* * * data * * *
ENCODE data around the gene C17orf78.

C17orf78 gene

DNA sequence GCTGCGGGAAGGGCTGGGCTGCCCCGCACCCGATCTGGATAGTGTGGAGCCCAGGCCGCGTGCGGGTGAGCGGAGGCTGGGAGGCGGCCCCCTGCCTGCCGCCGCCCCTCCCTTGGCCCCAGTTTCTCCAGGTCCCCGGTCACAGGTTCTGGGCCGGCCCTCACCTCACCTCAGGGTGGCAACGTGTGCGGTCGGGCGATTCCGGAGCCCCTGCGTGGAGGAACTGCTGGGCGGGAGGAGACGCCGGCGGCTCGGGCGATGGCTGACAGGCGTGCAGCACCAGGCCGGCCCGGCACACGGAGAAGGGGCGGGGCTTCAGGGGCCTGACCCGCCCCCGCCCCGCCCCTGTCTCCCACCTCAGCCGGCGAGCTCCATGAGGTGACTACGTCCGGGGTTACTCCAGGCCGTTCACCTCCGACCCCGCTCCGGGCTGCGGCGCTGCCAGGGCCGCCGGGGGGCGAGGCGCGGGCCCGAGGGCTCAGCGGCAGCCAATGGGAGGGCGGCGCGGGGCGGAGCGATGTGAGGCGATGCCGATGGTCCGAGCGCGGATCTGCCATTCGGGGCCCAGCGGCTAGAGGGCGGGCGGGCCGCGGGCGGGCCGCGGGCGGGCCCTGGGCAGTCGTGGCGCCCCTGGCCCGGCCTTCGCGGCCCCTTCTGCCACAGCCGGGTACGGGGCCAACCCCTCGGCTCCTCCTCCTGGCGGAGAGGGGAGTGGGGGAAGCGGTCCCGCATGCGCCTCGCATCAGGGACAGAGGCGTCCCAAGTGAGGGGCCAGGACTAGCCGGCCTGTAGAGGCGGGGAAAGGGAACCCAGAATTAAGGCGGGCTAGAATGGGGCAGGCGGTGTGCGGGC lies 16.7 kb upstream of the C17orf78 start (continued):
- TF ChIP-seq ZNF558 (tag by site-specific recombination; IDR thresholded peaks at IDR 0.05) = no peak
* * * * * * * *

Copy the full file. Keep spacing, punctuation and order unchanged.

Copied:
ENCODE data around the gene C17orf78.

C17orf78 gene

DNA sequence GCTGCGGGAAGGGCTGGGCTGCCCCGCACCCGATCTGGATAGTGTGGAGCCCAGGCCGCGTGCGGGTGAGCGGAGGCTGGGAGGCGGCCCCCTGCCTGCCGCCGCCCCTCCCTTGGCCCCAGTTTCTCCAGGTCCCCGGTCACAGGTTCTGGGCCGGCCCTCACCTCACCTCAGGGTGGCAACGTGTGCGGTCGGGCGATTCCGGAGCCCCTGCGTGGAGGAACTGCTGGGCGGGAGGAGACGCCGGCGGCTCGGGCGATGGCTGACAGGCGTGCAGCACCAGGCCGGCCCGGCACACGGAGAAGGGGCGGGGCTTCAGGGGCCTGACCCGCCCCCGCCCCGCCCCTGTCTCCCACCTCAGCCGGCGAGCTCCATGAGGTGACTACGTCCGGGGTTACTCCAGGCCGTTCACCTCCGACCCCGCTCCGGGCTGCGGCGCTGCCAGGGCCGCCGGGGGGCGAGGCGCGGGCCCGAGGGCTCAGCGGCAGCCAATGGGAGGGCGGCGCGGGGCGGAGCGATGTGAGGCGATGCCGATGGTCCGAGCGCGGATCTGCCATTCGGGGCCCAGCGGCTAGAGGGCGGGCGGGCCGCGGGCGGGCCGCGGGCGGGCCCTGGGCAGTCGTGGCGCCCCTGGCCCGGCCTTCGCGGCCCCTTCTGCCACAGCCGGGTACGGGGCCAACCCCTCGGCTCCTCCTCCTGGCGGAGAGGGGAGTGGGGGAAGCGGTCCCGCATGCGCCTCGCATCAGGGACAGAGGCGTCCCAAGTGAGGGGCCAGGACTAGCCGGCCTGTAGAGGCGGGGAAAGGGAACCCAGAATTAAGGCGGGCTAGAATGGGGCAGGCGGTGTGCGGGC lies 16.7 kb upstream of the C17orf78 start (continued):
- TF ChIP-seq ZNF558 (tag by site-specific recombination; IDR thresholded peaks at IDR 0.05) = no peak